In Obama's speech, there was also an important global invitation involved in this turning. It is an invitation to join in determining the measures as well as the solutions to the challenges we all face. One was extended to the Muslim world directly, another to those who might unclench their fists to take a hand extended in friendship. And to those unwilling, there was a clear warning that they will not outlast the turning. For those watching this effort unfold from outside the United States over the next few years, be they ally or antagonist, it will be important to see the debate over direction as a map of American perceptions of itself in transition. Obama is himself a symbol of transformation but during his administration we will be witnessing a larger transformation of multiple systems, be they political, economic, or even cultural. There will be a reshaping of priorities, capacities, and commitments to reflect the changes we are going to witness over the next few years. It will do our partners good to attempt to understand these domestic forces at work within the U.S. as they attempt to make those same adjustments to a world in which there will be multiple power centers competing with each other.
Yes We Must
It has been said that in moments of crisis, words of inspiration are at once deeds. They may also be gifts to those who feel a need to believe in a better future. Obama's mantra "yes we can" now turns to "yes we must." Not all of the choices and measures of success the president will propose, at home or around the globe, will be met with the same approval he enjoyed on January 20. In dealing with the challenges ahead, he will have to be more than a 'decider'; he will need to be a better persuader, a role his predecessor was unable to fulfill. The ability to create support for a point of view is a measure of the trust and legitimacy in which a country is held. It cannot be taken for so ordered or taken for granted.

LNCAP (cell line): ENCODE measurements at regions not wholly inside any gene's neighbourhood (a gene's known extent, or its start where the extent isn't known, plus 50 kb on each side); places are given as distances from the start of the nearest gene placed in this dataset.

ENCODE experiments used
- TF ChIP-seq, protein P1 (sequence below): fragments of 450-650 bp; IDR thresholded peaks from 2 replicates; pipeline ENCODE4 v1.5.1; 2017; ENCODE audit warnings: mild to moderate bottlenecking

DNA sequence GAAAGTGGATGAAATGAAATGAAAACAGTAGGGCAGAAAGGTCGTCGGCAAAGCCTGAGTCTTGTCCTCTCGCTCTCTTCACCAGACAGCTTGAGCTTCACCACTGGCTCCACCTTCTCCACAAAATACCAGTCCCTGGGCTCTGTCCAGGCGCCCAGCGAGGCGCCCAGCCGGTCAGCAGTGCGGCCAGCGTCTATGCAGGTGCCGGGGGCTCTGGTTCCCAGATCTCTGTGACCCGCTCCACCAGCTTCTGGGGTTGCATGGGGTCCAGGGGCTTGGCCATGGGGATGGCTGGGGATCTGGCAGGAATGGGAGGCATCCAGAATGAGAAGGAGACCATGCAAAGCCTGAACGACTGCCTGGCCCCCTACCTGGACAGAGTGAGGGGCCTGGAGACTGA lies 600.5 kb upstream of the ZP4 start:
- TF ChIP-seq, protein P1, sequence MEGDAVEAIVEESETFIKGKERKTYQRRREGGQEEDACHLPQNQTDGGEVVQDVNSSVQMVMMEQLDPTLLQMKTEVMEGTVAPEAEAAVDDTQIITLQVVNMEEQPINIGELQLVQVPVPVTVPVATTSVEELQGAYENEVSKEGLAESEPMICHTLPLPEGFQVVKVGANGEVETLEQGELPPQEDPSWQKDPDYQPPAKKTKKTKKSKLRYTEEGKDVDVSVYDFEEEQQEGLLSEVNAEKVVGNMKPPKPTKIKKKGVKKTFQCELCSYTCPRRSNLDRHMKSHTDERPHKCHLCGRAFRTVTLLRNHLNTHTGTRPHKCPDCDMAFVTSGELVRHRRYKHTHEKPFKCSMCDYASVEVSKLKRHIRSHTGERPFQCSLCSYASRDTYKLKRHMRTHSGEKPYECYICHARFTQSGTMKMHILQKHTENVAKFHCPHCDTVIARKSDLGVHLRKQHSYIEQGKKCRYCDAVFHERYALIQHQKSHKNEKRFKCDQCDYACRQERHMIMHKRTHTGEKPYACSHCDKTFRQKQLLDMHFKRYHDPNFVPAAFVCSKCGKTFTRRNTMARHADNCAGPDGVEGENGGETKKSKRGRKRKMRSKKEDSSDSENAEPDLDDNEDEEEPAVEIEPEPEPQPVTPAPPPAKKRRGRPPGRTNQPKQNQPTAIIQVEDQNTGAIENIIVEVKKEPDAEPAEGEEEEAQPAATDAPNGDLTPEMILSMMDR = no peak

Fareed Zakaria has said that "some of foreign policy is what we do but some of it is also what we are." For now, Obama represents in an iconic form what we are or mean to be. He will now be asked to show us all how we can come down to where we need to be.
To do all of this will not be simple. But if Obama succeeds, the resulting gifts will be appreciated by many. The inheritance that Obama has received and will continue to confront will require an implementation of a sense of national purpose we have not experienced in over seven decades. But if we are going to have a chance to come round right, Obama at least started us turning in hopefully the right direction.